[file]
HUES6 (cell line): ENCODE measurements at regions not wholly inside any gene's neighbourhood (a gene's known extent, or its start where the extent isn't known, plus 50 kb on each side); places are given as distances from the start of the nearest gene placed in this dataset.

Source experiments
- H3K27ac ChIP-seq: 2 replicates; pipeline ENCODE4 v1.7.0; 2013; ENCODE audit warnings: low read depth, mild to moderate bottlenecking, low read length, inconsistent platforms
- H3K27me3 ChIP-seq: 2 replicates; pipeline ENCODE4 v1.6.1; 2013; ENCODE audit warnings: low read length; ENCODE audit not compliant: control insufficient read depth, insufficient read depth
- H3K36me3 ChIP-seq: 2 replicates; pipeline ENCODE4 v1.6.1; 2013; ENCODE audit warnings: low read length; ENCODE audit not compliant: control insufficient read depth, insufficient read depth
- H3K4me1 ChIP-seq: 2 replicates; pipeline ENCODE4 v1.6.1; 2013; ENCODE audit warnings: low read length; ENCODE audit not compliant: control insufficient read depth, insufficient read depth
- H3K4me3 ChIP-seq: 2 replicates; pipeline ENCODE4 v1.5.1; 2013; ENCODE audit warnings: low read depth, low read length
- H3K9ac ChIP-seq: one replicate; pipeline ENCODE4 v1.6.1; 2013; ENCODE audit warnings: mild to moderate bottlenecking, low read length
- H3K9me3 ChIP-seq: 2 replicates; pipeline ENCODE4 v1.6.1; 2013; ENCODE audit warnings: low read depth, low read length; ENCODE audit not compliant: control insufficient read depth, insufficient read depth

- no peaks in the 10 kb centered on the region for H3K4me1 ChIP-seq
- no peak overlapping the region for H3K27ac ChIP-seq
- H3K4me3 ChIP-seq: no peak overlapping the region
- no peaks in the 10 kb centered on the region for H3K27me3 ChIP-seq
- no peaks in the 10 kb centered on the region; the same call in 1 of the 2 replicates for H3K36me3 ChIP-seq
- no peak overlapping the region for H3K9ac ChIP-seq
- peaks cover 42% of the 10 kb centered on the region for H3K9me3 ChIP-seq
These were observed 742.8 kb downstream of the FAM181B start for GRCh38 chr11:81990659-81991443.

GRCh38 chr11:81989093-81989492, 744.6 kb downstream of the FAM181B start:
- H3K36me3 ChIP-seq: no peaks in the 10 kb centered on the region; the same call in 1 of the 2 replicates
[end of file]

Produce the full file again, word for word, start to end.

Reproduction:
HUES6 (cell line): ENCODE measurements at regions not wholly inside any gene's neighbourhood (a gene's known extent, or its start where the extent isn't known, plus 50 kb on each side); places are given as distances from the start of the nearest gene placed in this dataset.

Source experiments
- H3K27ac ChIP-seq: 2 replicates; pipeline ENCODE4 v1.7.0; 2013; ENCODE audit warnings: low read depth, mild to moderate bottlenecking, low read length, inconsistent platforms
- H3K27me3 ChIP-seq: 2 replicates; pipeline ENCODE4 v1.6.1; 2013; ENCODE audit warnings: low read length; ENCODE audit not compliant: control insufficient read depth, insufficient read depth
- H3K36me3 ChIP-seq: 2 replicates; pipeline ENCODE4 v1.6.1; 2013; ENCODE audit warnings: low read length; ENCODE audit not compliant: control insufficient read depth, insufficient read depth
- H3K4me1 ChIP-seq: 2 replicates; pipeline ENCODE4 v1.6.1; 2013; ENCODE audit warnings: low read length; ENCODE audit not compliant: control insufficient read depth, insufficient read depth
- H3K4me3 ChIP-seq: 2 replicates; pipeline ENCODE4 v1.5.1; 2013; ENCODE audit warnings: low read depth, low read length
- H3K9ac ChIP-seq: one replicate; pipeline ENCODE4 v1.6.1; 2013; ENCODE audit warnings: mild to moderate bottlenecking, low read length
- H3K9me3 ChIP-seq: 2 replicates; pipeline ENCODE4 v1.6.1; 2013; ENCODE audit warnings: low read depth, low read length; ENCODE audit not compliant: control insufficient read depth, insufficient read depth

- no peaks in the 10 kb centered on the region for H3K4me1 ChIP-seq
- no peak overlapping the region for H3K27ac ChIP-seq
- H3K4me3 ChIP-seq: no peak overlapping the region
- no peaks in the 10 kb centered on the region for H3K27me3 ChIP-seq
- no peaks in the 10 kb centered on the region; the same call in 1 of the 2 replicates for H3K36me3 ChIP-seq
- no peak overlapping the region for H3K9ac ChIP-seq
- peaks cover 42% of the 10 kb centered on the region for H3K9me3 ChIP-seq
These were observed 742.8 kb downstream of the FAM181B start for GRCh38 chr11:81990659-81991443.

GRCh38 chr11:81989093-81989492, 744.6 kb downstream of the FAM181B start:
- H3K36me3 ChIP-seq: no peaks in the 10 kb centered on the region; the same call in 1 of the 2 replicates